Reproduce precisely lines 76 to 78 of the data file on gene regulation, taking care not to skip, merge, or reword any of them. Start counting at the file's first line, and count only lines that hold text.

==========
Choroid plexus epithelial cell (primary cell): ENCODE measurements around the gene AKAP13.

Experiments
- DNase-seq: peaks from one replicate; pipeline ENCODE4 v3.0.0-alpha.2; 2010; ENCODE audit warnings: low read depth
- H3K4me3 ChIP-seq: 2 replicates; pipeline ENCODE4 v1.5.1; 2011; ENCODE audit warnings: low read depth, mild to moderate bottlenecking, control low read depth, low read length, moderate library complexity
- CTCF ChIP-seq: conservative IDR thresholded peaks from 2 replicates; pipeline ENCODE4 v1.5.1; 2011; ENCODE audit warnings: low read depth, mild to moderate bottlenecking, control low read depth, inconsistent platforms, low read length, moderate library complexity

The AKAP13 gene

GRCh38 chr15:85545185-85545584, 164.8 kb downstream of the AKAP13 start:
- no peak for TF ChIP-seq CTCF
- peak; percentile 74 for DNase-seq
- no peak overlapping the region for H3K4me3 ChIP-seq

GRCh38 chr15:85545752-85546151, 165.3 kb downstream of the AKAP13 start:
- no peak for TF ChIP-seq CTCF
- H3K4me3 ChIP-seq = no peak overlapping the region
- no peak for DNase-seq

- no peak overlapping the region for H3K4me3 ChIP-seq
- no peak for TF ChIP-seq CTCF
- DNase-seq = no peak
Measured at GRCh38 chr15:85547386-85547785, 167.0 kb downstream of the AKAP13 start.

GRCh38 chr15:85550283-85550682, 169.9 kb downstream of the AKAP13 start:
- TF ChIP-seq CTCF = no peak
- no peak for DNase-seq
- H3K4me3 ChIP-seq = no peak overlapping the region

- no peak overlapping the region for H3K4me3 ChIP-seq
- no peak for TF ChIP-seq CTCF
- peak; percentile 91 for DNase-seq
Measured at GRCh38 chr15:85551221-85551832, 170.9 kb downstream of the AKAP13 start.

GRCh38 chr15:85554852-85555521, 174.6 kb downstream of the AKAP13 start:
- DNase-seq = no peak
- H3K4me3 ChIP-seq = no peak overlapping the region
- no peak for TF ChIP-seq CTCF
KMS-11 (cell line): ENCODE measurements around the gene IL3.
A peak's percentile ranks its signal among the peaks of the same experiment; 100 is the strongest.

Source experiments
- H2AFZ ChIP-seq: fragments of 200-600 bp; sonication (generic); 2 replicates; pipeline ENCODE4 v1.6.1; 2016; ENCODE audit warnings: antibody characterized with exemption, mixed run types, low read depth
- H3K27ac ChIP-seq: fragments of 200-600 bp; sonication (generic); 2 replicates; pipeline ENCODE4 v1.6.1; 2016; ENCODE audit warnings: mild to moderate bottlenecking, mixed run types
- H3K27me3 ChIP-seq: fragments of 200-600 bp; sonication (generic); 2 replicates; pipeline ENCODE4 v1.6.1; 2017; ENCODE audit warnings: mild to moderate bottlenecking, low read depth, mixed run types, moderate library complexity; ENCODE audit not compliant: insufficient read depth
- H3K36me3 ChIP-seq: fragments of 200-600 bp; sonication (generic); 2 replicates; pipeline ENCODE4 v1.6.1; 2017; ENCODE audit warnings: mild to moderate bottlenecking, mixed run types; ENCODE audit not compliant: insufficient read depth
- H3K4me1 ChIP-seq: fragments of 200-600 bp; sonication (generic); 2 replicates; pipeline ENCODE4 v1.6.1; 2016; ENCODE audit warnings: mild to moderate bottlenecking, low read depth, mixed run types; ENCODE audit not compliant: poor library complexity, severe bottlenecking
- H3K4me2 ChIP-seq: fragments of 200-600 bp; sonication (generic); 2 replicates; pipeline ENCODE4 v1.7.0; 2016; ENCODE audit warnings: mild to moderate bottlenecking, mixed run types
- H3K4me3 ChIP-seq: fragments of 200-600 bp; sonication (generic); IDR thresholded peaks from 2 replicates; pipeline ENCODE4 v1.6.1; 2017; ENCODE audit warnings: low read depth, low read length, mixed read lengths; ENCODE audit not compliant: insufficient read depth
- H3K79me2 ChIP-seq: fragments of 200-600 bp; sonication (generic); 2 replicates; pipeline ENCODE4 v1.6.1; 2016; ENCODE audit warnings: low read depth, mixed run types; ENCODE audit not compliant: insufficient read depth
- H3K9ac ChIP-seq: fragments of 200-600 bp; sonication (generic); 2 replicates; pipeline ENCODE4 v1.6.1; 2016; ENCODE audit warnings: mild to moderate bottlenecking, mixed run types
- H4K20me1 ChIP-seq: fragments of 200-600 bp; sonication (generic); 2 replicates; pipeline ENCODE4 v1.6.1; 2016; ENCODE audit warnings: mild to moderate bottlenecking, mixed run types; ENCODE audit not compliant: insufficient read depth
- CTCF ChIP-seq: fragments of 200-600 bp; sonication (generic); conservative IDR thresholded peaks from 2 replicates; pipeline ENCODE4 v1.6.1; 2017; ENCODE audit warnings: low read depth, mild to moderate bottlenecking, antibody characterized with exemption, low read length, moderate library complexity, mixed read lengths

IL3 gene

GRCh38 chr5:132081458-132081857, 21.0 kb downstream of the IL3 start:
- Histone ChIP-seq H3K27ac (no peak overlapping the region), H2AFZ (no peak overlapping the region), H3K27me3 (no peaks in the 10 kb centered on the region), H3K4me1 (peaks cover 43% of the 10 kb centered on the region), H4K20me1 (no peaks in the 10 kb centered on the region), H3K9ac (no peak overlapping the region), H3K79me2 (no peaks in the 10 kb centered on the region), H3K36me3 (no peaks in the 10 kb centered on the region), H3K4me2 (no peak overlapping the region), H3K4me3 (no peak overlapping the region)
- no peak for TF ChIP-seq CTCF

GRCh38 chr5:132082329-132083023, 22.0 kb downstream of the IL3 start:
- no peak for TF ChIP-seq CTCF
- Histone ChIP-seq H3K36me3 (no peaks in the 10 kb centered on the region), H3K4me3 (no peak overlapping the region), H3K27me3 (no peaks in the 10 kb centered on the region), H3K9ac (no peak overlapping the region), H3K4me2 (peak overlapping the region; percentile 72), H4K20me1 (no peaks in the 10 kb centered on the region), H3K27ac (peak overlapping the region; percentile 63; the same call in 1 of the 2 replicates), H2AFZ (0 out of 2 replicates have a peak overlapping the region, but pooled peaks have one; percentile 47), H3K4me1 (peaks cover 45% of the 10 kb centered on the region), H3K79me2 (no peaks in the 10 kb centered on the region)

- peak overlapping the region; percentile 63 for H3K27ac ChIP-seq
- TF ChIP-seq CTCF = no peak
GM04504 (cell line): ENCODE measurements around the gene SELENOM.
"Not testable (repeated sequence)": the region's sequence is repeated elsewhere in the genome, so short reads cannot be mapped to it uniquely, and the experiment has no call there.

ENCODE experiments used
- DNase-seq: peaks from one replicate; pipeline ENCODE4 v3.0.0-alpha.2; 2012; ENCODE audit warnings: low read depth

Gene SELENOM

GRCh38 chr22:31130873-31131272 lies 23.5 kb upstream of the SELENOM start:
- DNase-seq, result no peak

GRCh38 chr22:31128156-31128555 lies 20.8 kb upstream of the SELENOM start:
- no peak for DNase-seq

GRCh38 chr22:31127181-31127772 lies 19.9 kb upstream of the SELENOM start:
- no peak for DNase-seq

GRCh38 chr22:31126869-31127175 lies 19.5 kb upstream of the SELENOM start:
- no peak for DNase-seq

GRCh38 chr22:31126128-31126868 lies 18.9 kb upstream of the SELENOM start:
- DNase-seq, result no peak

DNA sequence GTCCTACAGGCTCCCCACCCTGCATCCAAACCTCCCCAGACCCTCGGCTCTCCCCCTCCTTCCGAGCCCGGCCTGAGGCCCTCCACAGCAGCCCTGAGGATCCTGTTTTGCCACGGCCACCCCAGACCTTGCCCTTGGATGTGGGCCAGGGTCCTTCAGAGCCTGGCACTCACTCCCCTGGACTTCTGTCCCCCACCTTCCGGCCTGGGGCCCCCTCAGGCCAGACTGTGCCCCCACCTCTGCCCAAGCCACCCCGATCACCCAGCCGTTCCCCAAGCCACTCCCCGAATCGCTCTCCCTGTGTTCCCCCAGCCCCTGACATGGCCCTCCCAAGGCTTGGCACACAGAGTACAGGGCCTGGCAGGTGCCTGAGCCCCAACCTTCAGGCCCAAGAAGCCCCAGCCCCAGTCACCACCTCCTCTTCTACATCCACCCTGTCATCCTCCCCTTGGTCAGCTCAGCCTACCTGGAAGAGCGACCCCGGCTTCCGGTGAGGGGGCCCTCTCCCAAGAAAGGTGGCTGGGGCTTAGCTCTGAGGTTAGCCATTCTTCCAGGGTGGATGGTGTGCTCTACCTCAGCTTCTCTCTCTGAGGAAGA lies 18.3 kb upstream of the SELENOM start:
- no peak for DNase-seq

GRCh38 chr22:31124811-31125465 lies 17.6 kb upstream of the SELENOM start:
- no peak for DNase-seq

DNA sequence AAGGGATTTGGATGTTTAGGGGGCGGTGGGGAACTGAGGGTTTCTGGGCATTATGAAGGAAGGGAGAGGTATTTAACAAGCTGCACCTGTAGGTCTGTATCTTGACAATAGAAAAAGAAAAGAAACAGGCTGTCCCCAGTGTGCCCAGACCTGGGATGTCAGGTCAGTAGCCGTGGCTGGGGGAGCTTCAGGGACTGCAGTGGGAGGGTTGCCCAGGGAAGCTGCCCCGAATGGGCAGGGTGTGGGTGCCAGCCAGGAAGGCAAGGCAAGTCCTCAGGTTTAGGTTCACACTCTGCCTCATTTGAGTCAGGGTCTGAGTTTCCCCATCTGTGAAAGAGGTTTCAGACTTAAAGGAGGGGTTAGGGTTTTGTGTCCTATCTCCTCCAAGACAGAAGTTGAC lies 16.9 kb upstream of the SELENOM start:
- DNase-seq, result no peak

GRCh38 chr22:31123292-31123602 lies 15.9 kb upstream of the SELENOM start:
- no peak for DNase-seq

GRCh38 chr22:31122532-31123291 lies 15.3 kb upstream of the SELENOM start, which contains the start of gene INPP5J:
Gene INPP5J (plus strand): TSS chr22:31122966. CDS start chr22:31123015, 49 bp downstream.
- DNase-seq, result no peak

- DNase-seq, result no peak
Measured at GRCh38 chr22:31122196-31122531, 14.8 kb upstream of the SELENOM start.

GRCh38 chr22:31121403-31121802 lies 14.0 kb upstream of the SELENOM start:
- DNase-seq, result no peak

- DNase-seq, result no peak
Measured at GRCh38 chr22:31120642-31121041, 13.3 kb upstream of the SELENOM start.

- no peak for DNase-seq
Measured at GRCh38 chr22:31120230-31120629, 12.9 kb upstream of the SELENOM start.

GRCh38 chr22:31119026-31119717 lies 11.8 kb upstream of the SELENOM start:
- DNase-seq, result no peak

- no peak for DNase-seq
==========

- no peak for DNase-seq

GRCh38 chr22:31122532-31123291 lies 15.3 kb upstream of the SELENOM start, which contains the start of gene INPP5J:
Gene INPP5J (plus strand): TSS chr22:31122966. CDS start chr22:31123015, 49 bp downstream.